CIA in shipping, part 1: How to ensure data confidentiality

Written by Walter Hannemann, Product Manager | 07 February 2020

CIA in shipping, part 1: How to ensure data confidentiality

Modern maritime companies have access to more data than ever, coming from multiple sources and existing in a variety of formats. All this data needs to be safeguarded.

In today’s maritime industry, data is an asset. Breakthroughs within sensors and IoT systems, as well as the increase in available bandwidth, are enabling the real-time transfer of vast amounts of data from ship to shore, and vice versa.

Along with the “Big Data” phenomenon, challenges have emerged. Historically, shipowners’ and operators’ major concerns were safety, asset integrity, and environmental protection. Nowadays, data is both a value driver and another area for concern.

In this three-part blog article, we’ll discuss the importance of securing confidentiality, integrity and availability of your vessel data. What do you need to do to ensure it remains unchanged, protected and trustworthy in transit from ship to shore?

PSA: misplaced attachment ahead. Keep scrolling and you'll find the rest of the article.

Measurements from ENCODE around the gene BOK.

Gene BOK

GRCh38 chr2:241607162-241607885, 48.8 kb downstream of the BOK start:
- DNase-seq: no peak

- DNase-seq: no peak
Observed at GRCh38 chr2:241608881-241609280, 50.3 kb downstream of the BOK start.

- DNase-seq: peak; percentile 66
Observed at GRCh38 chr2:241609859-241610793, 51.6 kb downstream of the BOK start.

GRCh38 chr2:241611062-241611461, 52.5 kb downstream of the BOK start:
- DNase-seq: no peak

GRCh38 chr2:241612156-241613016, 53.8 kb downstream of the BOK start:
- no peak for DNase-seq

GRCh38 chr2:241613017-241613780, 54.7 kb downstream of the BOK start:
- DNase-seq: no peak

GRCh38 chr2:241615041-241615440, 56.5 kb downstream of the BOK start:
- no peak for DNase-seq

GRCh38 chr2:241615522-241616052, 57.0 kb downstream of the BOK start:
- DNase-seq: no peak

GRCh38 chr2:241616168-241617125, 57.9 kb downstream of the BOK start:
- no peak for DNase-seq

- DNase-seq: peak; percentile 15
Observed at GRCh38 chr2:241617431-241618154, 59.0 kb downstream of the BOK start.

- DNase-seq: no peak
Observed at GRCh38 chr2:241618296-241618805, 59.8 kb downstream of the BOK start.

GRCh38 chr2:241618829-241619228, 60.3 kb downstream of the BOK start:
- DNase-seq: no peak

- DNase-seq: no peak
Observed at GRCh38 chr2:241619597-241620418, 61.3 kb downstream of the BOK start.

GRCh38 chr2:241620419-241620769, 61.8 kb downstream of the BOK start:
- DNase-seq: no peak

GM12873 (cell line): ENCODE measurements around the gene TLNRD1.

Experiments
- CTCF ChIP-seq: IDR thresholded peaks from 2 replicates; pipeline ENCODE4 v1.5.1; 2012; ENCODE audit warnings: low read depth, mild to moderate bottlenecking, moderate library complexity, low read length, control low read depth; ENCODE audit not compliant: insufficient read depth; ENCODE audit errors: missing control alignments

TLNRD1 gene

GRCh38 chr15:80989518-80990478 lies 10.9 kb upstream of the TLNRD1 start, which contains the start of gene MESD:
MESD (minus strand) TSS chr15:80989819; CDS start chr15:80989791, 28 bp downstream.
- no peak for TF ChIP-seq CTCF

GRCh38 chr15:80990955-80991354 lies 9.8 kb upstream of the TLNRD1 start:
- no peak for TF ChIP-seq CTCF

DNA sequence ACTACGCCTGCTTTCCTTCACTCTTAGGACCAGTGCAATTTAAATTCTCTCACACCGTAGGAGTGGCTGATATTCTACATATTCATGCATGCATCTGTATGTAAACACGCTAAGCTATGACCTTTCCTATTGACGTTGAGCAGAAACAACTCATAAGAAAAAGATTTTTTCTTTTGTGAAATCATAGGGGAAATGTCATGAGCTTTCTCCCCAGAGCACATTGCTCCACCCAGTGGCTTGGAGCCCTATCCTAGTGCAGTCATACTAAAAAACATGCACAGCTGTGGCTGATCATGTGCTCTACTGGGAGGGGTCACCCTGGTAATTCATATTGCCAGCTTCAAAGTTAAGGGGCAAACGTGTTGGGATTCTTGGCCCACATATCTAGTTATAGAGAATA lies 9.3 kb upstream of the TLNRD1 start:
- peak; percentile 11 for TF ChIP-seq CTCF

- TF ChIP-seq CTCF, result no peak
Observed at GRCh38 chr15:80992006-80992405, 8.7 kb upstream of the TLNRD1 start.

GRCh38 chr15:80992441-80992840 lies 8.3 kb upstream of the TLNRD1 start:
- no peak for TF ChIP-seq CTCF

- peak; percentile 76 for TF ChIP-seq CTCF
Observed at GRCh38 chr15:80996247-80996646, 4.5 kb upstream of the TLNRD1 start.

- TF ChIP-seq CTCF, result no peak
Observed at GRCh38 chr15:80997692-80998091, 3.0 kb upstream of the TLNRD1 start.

On that point, let’s start by looking at what the CIA triad is, and why your vessel data security management must adequately address it to be considered comprehensive and complete.

 

The CIA triad, easily explained

The CIA triad of confidentiality, integrity and availability is a security model designed to assess organisations for cyber risk and to guide policies and procedures for data security within them.

Confidentiality

Confidentiality means that data, objects and resources are protected from unauthorised viewing and other access. Only those who need access to information, or those that the information is intended for, should have access.

Protecting confidentiality alone does not constitute data security; you need to make sure that all three components of the CIA triad are addressed.